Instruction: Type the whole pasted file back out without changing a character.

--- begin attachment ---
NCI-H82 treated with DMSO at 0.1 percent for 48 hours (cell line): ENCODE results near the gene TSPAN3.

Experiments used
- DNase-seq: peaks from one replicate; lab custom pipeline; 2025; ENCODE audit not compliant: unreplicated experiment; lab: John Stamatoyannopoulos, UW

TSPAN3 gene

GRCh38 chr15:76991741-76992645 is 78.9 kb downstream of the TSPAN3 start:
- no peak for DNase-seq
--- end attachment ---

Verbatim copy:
NCI-H82 treated with DMSO at 0.1 percent for 48 hours (cell line): ENCODE results near the gene TSPAN3.

Experiments used
- DNase-seq: peaks from one replicate; lab custom pipeline; 2025; ENCODE audit not compliant: unreplicated experiment; lab: John Stamatoyannopoulos, UW

TSPAN3 gene

GRCh38 chr15:76991741-76992645 is 78.9 kb downstream of the TSPAN3 start:
- no peak for DNase-seq